Facebook, Twitter, Microsoft and YouTube adopt EU hate speech rules
Facebook, Twitter, Microsoft, and YouTube adopted the code of conduct on Tuesday, committing to crackdown on the use of online hate speech swiftly by putting in place internal procedures to respond to the majority of notifications of abuse within 24 hours and remove the offending content if necessary.
The guidelines are aimed at combatting the use of social media by terrorists, according to a joint statement issued by the EC and the IT companies.
“The recent terror attacks have reminded us of the urgent need to address illegal online hate speech. Social media is unfortunately one of the tools that terrorist groups use to radicalize young people and racists use to spread violence and hatred,” said Vĕra Jourová, EU Commissioner for Justice, Consumers and Gender Equality.
The IT companies also agreed to educate their users about the types of content banned under their rules and to encourage them to flag material violating the “code of conduct.”
The measures are based on the Framework Decision on Combating Racism and Xenophobia, which criminalizes public incitement to violence or hatred and forms the legal basis for defining online content as illegal.
The European Court of Human Rights distinguishes between content that “offends, shocks, or disturbs the State or any sector of the population” and content genuinely intended to incite people to violence or hatred.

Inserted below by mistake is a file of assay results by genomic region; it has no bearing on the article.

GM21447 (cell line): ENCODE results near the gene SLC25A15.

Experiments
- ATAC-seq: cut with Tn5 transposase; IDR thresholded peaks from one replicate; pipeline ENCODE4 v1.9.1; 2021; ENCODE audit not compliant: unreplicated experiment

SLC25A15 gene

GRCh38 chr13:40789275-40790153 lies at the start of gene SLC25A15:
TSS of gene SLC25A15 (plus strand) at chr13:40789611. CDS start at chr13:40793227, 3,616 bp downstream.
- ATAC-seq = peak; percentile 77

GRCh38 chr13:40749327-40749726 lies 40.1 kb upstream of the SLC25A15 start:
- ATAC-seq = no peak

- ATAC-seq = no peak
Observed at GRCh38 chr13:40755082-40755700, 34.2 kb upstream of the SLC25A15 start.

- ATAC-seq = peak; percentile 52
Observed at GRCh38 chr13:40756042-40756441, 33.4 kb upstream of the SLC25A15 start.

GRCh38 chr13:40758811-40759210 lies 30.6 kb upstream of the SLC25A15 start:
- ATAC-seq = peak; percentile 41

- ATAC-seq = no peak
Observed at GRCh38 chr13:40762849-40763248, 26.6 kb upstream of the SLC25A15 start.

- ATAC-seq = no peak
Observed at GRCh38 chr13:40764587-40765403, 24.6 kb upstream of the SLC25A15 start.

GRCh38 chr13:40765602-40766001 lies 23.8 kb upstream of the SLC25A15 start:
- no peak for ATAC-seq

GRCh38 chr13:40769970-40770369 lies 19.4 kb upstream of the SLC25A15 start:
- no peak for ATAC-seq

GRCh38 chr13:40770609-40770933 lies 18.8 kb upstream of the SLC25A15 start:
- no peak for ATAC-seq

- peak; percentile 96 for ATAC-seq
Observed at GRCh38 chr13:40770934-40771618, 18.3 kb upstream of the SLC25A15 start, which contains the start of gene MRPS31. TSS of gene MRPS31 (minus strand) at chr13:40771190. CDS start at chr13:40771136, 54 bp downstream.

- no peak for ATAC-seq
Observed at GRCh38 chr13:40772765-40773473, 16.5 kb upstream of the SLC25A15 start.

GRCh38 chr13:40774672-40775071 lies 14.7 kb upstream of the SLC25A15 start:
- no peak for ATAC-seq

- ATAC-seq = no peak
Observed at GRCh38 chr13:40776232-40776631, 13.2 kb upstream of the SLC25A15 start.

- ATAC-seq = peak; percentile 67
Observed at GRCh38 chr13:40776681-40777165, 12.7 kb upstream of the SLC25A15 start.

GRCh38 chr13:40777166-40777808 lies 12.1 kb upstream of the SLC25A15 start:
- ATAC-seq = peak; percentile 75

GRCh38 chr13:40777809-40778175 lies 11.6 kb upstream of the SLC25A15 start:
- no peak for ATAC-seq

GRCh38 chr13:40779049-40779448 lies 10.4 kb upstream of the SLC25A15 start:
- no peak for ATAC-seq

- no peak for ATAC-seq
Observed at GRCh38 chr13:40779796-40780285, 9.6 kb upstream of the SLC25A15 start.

All of the companies said “hate speech” has no place on their platforms and promised to continue to take measures to combat it.
Twitter’s Head of Public Policy for Europe, Karen White, said the microblogging site remains “committed to letting the Tweets flow”.
“There is a clear distinction between freedom of expression and conduct that incites violence and hate.
“In tandem with actioning hateful conduct that breaches Twitter’s Rules, we also leverage the platform’s incredible capabilities to empower positive voices, to challenge prejudice and to tackle the deeper root causes of intolerance,” she said.
Microsoft noted that it had recently announced additional steps to specifically prohibit the posting of terrorist content.
Twitter, Facebook, and Google were sued by a French Jewish youth group this month after only a small number of posts containing hate speech that they had flagged were deleted, and only after a lengthy period – an average 15 days in the case of YouTube and Twitter.
However, two civil society groups involved in the discussions announced on Tuesday that they would not take part in future talks after they were excluded from final negotiations.
European Digital Rights (EDRi) and Access Now say they do not have confidence in the “ill considered” code of conduct, saying that there had been a lack of transparency and public input during the creation of the document.
The groups claim that the “‘code of conduct’ downgrades the law to a second-class status, behind the ‘leading role’ of private companies that are being asked to arbitrarily implement their terms of service.”
They have also pointed out the possibility that the agreement could be in breach of the EU Charter of Fundamental Rights.
In addition, concerns are being raised that the agreement could damage freedom of expression by allowing private companies to define what constitutes hate speech and what does not.